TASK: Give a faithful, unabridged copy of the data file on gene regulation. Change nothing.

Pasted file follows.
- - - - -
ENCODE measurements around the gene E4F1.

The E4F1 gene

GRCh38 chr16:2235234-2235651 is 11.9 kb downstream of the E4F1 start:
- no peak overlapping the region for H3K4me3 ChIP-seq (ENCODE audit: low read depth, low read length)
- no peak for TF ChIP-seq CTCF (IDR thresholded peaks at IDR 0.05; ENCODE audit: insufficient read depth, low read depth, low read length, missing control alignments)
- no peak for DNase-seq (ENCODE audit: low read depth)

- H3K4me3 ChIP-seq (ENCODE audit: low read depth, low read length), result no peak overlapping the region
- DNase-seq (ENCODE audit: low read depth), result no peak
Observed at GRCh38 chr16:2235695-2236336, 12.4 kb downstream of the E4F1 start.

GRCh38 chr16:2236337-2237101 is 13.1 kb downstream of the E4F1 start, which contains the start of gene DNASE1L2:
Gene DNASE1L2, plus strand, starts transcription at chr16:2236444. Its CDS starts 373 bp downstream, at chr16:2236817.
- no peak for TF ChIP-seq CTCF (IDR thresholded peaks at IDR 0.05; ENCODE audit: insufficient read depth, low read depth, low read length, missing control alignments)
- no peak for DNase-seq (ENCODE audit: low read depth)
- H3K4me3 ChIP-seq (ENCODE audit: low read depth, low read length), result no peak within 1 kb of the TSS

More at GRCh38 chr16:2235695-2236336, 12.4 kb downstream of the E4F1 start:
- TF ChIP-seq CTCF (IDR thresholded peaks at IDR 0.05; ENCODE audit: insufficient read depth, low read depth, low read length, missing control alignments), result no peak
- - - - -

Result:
ENCODE measurements around the gene E4F1.

The E4F1 gene

GRCh38 chr16:2235234-2235651 is 11.9 kb downstream of the E4F1 start:
- no peak overlapping the region for H3K4me3 ChIP-seq (ENCODE audit: low read depth, low read length)
- no peak for TF ChIP-seq CTCF (IDR thresholded peaks at IDR 0.05; ENCODE audit: insufficient read depth, low read depth, low read length, missing control alignments)
- no peak for DNase-seq (ENCODE audit: low read depth)

- H3K4me3 ChIP-seq (ENCODE audit: low read depth, low read length), result no peak overlapping the region
- DNase-seq (ENCODE audit: low read depth), result no peak
Observed at GRCh38 chr16:2235695-2236336, 12.4 kb downstream of the E4F1 start.

GRCh38 chr16:2236337-2237101 is 13.1 kb downstream of the E4F1 start, which contains the start of gene DNASE1L2:
Gene DNASE1L2, plus strand, starts transcription at chr16:2236444. Its CDS starts 373 bp downstream, at chr16:2236817.
- no peak for TF ChIP-seq CTCF (IDR thresholded peaks at IDR 0.05; ENCODE audit: insufficient read depth, low read depth, low read length, missing control alignments)
- no peak for DNase-seq (ENCODE audit: low read depth)
- H3K4me3 ChIP-seq (ENCODE audit: low read depth, low read length), result no peak within 1 kb of the TSS

More at GRCh38 chr16:2235695-2236336, 12.4 kb downstream of the E4F1 start:
- TF ChIP-seq CTCF (IDR thresholded peaks at IDR 0.05; ENCODE audit: insufficient read depth, low read depth, low read length, missing control alignments), result no peak